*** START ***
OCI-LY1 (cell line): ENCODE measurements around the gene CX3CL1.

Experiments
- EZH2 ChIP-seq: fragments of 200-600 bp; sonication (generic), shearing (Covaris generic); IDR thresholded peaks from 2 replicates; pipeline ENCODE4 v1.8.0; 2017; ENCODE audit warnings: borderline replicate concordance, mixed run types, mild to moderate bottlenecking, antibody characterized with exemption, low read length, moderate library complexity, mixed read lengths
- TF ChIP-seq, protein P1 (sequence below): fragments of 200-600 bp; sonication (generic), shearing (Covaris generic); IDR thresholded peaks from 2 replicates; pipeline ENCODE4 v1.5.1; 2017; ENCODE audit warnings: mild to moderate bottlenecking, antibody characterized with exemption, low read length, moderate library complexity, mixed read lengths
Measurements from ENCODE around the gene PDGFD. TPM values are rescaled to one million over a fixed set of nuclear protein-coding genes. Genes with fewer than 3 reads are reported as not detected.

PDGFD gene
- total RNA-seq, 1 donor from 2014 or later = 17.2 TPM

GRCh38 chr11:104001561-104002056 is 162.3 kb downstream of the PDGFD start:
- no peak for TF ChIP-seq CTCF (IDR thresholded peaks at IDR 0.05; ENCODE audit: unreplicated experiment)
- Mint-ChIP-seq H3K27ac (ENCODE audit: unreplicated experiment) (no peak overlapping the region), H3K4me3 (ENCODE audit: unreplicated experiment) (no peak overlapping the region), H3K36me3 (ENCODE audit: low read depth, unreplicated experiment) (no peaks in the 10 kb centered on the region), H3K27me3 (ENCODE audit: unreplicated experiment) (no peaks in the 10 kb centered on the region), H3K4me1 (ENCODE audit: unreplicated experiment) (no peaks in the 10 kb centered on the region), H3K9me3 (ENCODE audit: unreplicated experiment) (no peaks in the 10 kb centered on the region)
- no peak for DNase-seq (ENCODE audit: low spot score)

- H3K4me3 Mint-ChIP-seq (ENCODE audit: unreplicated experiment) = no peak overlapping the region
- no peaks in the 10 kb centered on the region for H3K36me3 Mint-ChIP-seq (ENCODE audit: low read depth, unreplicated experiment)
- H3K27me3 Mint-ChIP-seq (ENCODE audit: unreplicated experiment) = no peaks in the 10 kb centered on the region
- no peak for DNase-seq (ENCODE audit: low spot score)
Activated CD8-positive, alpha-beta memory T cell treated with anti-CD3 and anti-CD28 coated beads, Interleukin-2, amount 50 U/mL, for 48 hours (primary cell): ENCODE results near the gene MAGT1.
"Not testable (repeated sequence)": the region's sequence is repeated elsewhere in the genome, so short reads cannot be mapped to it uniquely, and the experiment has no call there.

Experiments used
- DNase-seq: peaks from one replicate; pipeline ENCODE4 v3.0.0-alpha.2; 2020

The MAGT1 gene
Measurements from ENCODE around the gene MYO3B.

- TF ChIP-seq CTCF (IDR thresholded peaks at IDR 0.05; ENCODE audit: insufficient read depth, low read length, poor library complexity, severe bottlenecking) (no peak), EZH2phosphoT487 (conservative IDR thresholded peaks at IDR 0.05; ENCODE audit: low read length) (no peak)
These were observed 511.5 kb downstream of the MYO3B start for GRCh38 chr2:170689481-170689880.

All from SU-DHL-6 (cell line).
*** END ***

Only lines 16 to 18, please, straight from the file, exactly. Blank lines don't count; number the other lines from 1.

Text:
Activated CD8-positive, alpha-beta memory T cell treated with anti-CD3 and anti-CD28 coated beads, Interleukin-2, amount 50 U/mL, for 48 hours (primary cell): ENCODE results near the gene MAGT1.
"Not testable (repeated sequence)": the region's sequence is repeated elsewhere in the genome, so short reads cannot be mapped to it uniquely, and the experiment has no call there.

Experiments used